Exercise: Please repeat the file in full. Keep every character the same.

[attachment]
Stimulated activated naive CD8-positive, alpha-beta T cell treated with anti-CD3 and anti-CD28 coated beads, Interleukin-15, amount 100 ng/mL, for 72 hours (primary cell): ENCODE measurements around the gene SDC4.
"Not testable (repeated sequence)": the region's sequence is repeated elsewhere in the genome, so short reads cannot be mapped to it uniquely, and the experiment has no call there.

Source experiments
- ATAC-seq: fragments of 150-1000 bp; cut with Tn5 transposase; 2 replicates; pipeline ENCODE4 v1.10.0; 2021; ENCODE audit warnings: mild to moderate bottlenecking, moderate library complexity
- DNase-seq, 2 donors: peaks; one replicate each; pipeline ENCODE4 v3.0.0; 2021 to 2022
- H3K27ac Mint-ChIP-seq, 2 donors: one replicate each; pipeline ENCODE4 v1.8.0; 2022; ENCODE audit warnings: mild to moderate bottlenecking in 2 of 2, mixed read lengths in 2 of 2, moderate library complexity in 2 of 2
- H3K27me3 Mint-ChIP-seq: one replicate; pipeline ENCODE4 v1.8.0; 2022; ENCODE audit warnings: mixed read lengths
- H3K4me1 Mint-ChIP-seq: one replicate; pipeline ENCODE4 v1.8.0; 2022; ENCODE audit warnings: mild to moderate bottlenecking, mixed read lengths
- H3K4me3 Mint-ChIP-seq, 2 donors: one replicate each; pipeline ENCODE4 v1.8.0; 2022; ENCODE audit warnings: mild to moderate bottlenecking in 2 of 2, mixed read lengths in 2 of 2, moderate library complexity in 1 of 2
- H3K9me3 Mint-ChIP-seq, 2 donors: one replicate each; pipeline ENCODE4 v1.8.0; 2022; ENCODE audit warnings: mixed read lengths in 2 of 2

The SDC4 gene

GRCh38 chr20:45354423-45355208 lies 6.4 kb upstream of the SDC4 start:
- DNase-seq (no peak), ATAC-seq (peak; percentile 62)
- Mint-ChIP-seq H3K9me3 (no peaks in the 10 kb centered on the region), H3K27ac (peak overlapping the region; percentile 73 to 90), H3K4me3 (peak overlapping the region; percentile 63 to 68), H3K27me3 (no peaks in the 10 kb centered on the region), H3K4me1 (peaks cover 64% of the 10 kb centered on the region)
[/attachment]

Stimulated activated naive CD8-positive, alpha-beta T cell treated with anti-CD3 and anti-CD28 coated beads, Interleukin-15, amount 100 ng/mL, for 72 hours (primary cell): ENCODE measurements around the gene SDC4.
"Not testable (repeated sequence)": the region's sequence is repeated elsewhere in the genome, so short reads cannot be mapped to it uniquely, and the experiment has no call there.

Source experiments
- ATAC-seq: fragments of 150-1000 bp; cut with Tn5 transposase; 2 replicates; pipeline ENCODE4 v1.10.0; 2021; ENCODE audit warnings: mild to moderate bottlenecking, moderate library complexity
- DNase-seq, 2 donors: peaks; one replicate each; pipeline ENCODE4 v3.0.0; 2021 to 2022
- H3K27ac Mint-ChIP-seq, 2 donors: one replicate each; pipeline ENCODE4 v1.8.0; 2022; ENCODE audit warnings: mild to moderate bottlenecking in 2 of 2, mixed read lengths in 2 of 2, moderate library complexity in 2 of 2
- H3K27me3 Mint-ChIP-seq: one replicate; pipeline ENCODE4 v1.8.0; 2022; ENCODE audit warnings: mixed read lengths
- H3K4me1 Mint-ChIP-seq: one replicate; pipeline ENCODE4 v1.8.0; 2022; ENCODE audit warnings: mild to moderate bottlenecking, mixed read lengths
- H3K4me3 Mint-ChIP-seq, 2 donors: one replicate each; pipeline ENCODE4 v1.8.0; 2022; ENCODE audit warnings: mild to moderate bottlenecking in 2 of 2, mixed read lengths in 2 of 2, moderate library complexity in 1 of 2
- H3K9me3 Mint-ChIP-seq, 2 donors: one replicate each; pipeline ENCODE4 v1.8.0; 2022; ENCODE audit warnings: mixed read lengths in 2 of 2

The SDC4 gene

GRCh38 chr20:45354423-45355208 lies 6.4 kb upstream of the SDC4 start:
- DNase-seq (no peak), ATAC-seq (peak; percentile 62)
- Mint-ChIP-seq H3K9me3 (no peaks in the 10 kb centered on the region), H3K27ac (peak overlapping the region; percentile 73 to 90), H3K4me3 (peak overlapping the region; percentile 63 to 68), H3K27me3 (no peaks in the 10 kb centered on the region), H3K4me1 (peaks cover 64% of the 10 kb centered on the region)